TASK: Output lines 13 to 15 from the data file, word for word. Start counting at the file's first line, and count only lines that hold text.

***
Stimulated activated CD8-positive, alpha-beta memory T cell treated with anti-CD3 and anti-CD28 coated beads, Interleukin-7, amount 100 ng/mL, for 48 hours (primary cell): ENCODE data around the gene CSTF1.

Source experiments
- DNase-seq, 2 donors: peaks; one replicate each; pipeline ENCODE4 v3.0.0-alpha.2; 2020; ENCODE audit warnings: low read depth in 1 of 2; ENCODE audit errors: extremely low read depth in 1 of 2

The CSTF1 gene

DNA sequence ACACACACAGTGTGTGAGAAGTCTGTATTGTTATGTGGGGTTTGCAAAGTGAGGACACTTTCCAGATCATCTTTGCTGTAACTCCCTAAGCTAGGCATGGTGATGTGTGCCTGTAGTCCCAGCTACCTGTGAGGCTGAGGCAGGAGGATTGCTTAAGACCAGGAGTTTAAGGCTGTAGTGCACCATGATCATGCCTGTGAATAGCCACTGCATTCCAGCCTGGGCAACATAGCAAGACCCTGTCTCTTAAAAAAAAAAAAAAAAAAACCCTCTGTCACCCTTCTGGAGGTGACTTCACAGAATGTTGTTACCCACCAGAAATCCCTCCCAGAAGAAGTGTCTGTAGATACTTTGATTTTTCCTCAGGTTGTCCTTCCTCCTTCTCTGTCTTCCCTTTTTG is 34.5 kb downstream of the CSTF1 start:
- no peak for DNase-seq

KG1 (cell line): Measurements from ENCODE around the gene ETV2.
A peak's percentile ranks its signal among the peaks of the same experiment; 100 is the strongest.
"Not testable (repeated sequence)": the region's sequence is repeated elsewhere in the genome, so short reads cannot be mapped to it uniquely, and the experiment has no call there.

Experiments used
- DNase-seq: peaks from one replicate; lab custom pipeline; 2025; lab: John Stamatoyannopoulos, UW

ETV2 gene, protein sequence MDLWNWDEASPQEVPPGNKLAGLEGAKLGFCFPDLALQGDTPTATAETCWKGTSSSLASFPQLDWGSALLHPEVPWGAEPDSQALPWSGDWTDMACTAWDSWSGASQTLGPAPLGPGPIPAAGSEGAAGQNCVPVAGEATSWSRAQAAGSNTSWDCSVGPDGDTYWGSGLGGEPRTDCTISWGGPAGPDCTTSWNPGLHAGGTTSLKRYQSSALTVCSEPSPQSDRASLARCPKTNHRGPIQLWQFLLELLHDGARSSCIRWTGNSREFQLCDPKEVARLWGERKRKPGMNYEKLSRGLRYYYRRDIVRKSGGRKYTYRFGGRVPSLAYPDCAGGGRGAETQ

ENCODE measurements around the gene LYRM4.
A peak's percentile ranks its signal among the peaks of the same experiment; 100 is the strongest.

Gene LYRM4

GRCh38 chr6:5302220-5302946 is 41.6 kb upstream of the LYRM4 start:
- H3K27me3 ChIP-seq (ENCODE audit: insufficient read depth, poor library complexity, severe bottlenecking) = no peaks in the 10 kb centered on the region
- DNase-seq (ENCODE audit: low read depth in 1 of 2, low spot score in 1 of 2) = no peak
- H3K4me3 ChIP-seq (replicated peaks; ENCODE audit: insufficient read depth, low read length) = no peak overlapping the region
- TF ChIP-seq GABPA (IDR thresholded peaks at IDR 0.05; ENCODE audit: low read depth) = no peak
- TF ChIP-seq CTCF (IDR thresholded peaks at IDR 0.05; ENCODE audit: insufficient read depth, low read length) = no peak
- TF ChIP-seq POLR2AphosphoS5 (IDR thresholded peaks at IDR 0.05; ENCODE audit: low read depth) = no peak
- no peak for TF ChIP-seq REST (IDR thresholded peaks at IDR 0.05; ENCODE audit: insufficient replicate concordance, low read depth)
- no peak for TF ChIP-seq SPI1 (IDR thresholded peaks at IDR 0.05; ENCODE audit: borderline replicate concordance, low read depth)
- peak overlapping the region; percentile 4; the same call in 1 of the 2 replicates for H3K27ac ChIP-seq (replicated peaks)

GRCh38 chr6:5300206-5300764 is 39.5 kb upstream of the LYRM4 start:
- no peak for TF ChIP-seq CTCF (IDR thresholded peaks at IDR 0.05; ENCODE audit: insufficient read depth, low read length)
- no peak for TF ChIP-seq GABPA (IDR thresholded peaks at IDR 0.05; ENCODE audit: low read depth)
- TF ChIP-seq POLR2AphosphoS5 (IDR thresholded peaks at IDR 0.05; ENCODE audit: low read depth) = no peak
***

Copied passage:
ENCODE measurements around the gene LYRM4.
A peak's percentile ranks its signal among the peaks of the same experiment; 100 is the strongest.

Gene LYRM4